Simon Perchik, The Osiris Poems: 1993-2016 (boxofchalk press, 2017)
The American poet Simon Perchik came to my attention in the 1980s, and I recall my pleasure when he submitted work to a short-lived magazine (Panoply) I operated at that time. The same qualities I enjoyed then present themselves in The Osiris Poems, whose title takes its name from the poetry journal Osiris, and includes all of Perchik’s poems appearing there over a twenty-three-year period. Although widely published (hundreds of poems, twenty-two books), including regular appearances in Stand, he is nevertheless not as well-known or appreciated as he should be inside established academic networks, even in the US.
His poems ‒ lyrics averaging under twenty lines in length, none with titles ‒ are almost always challenging, at times unyielding, and not like anyone else’s that I can think of, although it is appropriate to set him within the tradition represented by Emily Dickinson: demanding poetry that is finely, even zealously, sculpted, and which places a considerable burden on the reader ‒ a burden that is usually well-rewarded. The work of other, more recent poets, such as W.S. Merwin (his early/middle surrealist work) and Alfredo de Palchi, also display some attributes similar to those of Perchik.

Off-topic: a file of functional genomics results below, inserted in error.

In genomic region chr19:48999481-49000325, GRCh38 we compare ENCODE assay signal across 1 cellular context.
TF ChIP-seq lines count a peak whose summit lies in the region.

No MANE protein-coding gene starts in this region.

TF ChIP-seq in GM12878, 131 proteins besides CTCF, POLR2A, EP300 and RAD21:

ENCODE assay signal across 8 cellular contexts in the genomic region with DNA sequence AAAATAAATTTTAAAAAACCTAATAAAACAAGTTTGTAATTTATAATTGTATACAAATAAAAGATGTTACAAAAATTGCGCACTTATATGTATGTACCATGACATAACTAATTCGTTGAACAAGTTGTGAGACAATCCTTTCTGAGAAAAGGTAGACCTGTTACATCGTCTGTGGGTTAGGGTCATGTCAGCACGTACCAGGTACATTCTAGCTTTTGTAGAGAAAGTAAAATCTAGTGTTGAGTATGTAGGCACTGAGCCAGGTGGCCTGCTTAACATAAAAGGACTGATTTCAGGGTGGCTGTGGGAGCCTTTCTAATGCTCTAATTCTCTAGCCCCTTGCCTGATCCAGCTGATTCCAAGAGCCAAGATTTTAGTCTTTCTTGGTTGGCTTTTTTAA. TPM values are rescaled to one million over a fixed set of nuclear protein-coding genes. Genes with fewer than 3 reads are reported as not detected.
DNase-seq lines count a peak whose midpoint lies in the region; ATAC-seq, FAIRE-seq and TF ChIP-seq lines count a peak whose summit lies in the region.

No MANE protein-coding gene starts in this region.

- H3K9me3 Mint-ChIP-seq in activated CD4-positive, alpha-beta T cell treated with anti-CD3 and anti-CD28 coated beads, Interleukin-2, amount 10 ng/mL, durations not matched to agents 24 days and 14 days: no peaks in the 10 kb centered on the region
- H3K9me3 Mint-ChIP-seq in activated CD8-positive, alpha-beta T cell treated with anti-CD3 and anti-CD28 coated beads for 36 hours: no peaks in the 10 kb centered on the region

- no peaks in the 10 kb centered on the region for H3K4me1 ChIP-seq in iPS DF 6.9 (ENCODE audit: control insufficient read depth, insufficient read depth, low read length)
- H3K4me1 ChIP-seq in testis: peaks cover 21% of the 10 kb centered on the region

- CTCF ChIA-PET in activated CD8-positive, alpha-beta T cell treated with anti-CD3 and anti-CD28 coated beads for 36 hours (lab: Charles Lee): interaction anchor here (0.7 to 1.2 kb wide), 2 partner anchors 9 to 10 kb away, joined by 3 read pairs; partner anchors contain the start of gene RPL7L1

Several qualities I can think of contribute to the depth ‒ and apparent stubbornness ‒ of the poems. Perchik’s syntax is, for instance, rarely grammatical for more than a line or two, which disrupts expected patterns and relations; this accents the highly associative connections which often work together in the ...
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